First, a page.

Nominees for the 2019 Harvey Awards have been announced and there are a lot of great books from CCS grads on the list. Anyone working in the comics industry can vote until September 10 (though you must apply first). The winners will be announced at New York Comic-Con on October 4.
Luke Healy ’15 (Permanent Press, How to Survive in the North) is posting a new web comic on Twitter: The Peeping Tom. It is updating once a twice a week. It is a slow-burn comic about Luke’s experience as a privileged participant in the gentrification of East London, exploring topics of classism and racism. He started posting on April 8 and is already through page 4.
Spinning by alum Tillie Walden releases September 12
Spinning by Tillie Walden (′16) is coming out in just about a week on September 12, 2017. Her fourth graphic novel, this is her first with First Second. She has also published I Love This Part, A City Inside, and The End of Summer with Avery Hill Publishing, released through Retrofit Comics in the United States. It will be coming out to marvelous reviews.
Booklist Online: “She uses negative space to great effect, elegantly depicting her loneliness and isolation while simultaneously emphasizing how deeply she feels unable to speak up for herself.”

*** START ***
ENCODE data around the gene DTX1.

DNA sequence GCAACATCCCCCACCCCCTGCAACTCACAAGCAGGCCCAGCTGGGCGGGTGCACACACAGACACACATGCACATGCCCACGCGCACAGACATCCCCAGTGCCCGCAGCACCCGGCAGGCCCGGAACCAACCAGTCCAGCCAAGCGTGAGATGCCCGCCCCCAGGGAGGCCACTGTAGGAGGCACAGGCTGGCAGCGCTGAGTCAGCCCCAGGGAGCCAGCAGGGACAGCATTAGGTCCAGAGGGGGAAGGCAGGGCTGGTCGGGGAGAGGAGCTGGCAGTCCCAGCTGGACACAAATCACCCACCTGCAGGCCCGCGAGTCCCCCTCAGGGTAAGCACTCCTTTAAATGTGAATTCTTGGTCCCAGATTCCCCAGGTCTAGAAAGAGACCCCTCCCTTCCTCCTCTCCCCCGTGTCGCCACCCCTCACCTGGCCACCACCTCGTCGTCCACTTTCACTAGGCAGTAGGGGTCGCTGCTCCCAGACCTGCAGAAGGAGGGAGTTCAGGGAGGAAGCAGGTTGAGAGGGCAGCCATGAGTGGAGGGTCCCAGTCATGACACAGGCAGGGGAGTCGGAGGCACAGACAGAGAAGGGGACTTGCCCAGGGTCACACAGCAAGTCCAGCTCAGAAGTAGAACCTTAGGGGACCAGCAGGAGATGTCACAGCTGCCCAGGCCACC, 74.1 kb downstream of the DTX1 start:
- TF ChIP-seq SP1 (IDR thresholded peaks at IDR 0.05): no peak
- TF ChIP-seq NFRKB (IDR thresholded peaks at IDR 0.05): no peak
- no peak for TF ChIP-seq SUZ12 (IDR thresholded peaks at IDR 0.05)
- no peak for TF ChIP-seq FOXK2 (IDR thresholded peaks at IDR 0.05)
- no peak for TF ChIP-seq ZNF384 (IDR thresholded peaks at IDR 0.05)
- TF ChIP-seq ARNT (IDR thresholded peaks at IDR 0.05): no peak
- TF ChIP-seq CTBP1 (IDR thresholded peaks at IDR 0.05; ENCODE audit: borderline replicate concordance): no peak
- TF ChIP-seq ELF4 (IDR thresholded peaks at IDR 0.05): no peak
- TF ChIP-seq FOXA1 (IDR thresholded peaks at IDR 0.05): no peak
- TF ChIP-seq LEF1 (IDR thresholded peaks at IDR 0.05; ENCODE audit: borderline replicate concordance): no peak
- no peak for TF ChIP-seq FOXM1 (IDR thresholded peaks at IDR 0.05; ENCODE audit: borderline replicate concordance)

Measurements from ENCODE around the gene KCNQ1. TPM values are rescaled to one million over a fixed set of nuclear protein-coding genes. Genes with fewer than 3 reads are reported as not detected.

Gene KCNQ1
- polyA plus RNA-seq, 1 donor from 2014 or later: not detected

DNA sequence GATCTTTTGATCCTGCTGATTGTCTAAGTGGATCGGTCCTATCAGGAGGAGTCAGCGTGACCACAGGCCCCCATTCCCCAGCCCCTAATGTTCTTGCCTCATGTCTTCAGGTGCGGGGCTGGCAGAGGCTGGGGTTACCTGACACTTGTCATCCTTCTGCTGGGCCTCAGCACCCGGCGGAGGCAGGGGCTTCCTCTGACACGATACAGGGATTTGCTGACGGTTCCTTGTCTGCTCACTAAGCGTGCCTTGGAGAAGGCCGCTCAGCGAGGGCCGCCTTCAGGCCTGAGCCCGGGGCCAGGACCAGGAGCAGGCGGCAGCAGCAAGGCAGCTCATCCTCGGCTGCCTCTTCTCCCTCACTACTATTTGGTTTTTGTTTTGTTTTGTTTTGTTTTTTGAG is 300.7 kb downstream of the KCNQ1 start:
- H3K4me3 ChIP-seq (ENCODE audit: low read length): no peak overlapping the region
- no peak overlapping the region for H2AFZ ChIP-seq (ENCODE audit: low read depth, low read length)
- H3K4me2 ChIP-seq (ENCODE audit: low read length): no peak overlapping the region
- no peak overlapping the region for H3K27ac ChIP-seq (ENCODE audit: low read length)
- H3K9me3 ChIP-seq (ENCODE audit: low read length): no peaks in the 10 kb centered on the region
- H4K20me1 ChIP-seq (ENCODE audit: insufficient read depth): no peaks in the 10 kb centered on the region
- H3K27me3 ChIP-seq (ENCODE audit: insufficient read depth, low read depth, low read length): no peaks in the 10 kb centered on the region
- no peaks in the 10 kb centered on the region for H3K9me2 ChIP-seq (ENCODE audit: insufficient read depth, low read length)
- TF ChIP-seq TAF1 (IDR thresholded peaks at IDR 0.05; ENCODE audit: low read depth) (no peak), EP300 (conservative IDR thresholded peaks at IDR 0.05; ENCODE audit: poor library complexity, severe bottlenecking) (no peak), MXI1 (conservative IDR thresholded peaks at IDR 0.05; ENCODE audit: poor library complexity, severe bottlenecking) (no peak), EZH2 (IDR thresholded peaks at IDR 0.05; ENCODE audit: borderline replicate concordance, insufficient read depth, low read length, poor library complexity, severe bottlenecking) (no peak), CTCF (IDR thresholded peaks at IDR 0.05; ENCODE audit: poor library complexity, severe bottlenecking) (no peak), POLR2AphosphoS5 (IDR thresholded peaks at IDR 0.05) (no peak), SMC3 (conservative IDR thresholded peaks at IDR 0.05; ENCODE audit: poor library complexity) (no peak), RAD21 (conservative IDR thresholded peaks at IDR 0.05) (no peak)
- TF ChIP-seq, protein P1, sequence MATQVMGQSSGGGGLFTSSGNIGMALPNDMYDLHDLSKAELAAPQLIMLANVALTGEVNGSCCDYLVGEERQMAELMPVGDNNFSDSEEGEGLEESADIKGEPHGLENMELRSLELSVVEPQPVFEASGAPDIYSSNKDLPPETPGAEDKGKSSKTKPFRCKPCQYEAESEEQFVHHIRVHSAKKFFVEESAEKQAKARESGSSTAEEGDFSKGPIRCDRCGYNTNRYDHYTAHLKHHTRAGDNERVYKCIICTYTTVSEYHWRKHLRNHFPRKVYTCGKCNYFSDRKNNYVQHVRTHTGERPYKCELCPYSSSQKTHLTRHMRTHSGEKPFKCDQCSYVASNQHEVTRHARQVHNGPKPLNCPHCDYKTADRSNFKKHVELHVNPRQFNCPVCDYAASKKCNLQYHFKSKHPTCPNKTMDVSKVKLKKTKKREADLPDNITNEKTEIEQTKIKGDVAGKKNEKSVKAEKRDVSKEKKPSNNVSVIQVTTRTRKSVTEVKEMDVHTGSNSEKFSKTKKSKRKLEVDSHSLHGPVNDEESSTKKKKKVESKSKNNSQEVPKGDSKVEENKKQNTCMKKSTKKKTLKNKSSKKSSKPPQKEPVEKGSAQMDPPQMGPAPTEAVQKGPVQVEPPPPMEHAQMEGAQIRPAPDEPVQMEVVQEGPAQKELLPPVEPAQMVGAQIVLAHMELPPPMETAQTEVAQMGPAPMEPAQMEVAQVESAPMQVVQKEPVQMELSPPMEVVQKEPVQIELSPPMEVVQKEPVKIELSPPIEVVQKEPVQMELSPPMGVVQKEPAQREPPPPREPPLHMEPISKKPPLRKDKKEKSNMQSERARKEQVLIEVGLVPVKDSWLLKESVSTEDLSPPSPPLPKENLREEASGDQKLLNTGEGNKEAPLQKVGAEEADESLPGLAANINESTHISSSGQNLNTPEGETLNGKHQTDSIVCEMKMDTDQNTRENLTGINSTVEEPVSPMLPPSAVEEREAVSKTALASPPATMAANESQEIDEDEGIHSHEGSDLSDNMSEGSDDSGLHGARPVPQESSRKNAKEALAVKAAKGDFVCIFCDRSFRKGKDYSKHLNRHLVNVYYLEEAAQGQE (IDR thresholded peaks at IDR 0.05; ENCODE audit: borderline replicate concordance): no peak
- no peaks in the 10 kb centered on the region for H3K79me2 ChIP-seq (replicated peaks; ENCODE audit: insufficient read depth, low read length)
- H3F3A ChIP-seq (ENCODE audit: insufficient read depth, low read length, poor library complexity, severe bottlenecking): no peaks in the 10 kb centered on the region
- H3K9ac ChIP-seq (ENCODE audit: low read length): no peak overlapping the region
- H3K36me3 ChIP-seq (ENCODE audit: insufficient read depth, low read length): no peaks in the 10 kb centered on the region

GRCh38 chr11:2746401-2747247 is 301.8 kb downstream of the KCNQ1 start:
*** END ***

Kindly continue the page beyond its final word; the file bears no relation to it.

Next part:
Cathy Camper, Lambda Literary: ” At school, another student, Grace, bullies her, so skating becomes a kind of after-school refuge. Not a refuge from everything, however: Tillie develops a secret crush on another girl. . . .”
Luke Healy‘s (′14) debut comic How to Survive in the North started as his thesis at The Center for Cartoon Studies and was later picked up for publication by Nobrow Press. This comic is based on the true story of Ada Blackjack, an Inuit woman who survived a disaster of an expedition in the Arctic, and weaves in a fictional story to better explore the events. How to Survive in the North is a Junior Library Guild Selection and one of Publishers Weekly’s Best Books of 2016.
Alex Dueben, “Interview: Luke Healy on Arctic Expeditions and How to Survive in the North”
Comic Bastards: “You could read a lot of this story as a warning to people to recognize when a situation is dangerous.”